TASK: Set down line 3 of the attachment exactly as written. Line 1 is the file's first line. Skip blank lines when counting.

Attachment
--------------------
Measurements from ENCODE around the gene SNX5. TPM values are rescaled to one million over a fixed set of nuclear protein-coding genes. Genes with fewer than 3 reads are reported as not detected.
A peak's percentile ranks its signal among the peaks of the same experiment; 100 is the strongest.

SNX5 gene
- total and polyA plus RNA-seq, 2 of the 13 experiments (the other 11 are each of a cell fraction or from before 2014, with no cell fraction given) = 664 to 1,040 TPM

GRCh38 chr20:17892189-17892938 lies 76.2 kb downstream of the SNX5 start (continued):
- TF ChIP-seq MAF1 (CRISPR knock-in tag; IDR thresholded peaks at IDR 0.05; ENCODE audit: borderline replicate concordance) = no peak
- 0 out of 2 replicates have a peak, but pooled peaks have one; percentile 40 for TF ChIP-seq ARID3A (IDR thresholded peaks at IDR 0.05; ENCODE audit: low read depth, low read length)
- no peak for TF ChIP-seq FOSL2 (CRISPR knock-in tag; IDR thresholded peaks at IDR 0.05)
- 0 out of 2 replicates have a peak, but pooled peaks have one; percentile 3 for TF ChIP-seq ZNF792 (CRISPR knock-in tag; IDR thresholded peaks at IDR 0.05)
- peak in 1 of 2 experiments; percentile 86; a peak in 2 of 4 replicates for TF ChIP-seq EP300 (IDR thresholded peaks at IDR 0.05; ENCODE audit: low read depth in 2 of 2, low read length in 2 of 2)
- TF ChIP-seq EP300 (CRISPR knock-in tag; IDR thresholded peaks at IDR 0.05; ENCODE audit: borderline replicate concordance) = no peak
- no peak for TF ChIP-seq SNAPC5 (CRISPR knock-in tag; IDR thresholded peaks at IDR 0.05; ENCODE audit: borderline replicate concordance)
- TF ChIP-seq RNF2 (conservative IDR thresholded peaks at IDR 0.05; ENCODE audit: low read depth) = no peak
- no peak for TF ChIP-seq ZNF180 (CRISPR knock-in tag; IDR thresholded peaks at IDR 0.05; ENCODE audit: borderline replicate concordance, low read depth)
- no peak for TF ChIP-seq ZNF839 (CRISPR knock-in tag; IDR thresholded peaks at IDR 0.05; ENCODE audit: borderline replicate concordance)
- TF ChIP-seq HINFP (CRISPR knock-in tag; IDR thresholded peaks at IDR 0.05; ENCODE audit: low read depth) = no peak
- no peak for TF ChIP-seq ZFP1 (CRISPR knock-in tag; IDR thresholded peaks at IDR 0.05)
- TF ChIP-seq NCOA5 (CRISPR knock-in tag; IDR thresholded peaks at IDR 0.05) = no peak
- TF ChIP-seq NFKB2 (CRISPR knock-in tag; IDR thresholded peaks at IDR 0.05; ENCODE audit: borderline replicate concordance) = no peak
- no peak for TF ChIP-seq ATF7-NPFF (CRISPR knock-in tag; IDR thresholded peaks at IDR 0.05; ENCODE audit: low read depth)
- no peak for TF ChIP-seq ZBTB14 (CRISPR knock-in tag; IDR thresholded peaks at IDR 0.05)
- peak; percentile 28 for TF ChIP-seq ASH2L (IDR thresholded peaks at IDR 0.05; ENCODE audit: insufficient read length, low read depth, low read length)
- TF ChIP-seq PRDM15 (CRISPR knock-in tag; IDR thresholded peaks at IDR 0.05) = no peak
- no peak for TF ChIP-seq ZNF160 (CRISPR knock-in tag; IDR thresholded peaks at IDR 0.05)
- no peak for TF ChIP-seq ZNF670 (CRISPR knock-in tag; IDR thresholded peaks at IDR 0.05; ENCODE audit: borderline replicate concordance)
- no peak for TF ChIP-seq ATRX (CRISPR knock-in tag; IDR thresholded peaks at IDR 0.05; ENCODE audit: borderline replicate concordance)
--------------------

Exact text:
SNX5 gene